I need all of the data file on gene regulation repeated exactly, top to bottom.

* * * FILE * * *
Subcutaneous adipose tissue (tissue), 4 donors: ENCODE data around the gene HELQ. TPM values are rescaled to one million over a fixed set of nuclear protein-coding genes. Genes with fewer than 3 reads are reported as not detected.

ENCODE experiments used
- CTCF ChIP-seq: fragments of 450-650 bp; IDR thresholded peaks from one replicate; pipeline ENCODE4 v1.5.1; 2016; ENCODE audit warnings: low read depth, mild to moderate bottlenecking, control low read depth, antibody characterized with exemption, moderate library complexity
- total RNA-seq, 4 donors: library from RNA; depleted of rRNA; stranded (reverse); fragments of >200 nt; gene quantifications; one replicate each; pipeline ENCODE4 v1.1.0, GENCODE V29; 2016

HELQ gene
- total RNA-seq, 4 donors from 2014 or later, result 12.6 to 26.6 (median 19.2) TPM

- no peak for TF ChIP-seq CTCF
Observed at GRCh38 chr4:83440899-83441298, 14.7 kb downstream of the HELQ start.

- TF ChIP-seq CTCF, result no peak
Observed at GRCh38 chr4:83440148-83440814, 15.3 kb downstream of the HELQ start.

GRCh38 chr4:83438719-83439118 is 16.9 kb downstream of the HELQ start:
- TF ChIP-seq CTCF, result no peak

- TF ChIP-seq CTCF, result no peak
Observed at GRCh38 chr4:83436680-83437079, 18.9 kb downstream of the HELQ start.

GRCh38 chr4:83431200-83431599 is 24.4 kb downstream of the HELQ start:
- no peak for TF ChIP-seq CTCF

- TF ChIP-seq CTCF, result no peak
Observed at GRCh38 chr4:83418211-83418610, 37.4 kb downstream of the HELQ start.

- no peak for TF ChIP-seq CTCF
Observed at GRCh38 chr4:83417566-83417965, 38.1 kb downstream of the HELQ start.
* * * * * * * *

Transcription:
Subcutaneous adipose tissue (tissue), 4 donors: ENCODE data around the gene HELQ. TPM values are rescaled to one million over a fixed set of nuclear protein-coding genes. Genes with fewer than 3 reads are reported as not detected.

ENCODE experiments used
- CTCF ChIP-seq: fragments of 450-650 bp; IDR thresholded peaks from one replicate; pipeline ENCODE4 v1.5.1; 2016; ENCODE audit warnings: low read depth, mild to moderate bottlenecking, control low read depth, antibody characterized with exemption, moderate library complexity
- total RNA-seq, 4 donors: library from RNA; depleted of rRNA; stranded (reverse); fragments of >200 nt; gene quantifications; one replicate each; pipeline ENCODE4 v1.1.0, GENCODE V29; 2016

HELQ gene
- total RNA-seq, 4 donors from 2014 or later, result 12.6 to 26.6 (median 19.2) TPM

- no peak for TF ChIP-seq CTCF
Observed at GRCh38 chr4:83440899-83441298, 14.7 kb downstream of the HELQ start.

- TF ChIP-seq CTCF, result no peak
Observed at GRCh38 chr4:83440148-83440814, 15.3 kb downstream of the HELQ start.

GRCh38 chr4:83438719-83439118 is 16.9 kb downstream of the HELQ start:
- TF ChIP-seq CTCF, result no peak

- TF ChIP-seq CTCF, result no peak
Observed at GRCh38 chr4:83436680-83437079, 18.9 kb downstream of the HELQ start.

GRCh38 chr4:83431200-83431599 is 24.4 kb downstream of the HELQ start:
- no peak for TF ChIP-seq CTCF

- TF ChIP-seq CTCF, result no peak
Observed at GRCh38 chr4:83418211-83418610, 37.4 kb downstream of the HELQ start.

- no peak for TF ChIP-seq CTCF
Observed at GRCh38 chr4:83417566-83417965, 38.1 kb downstream of the HELQ start.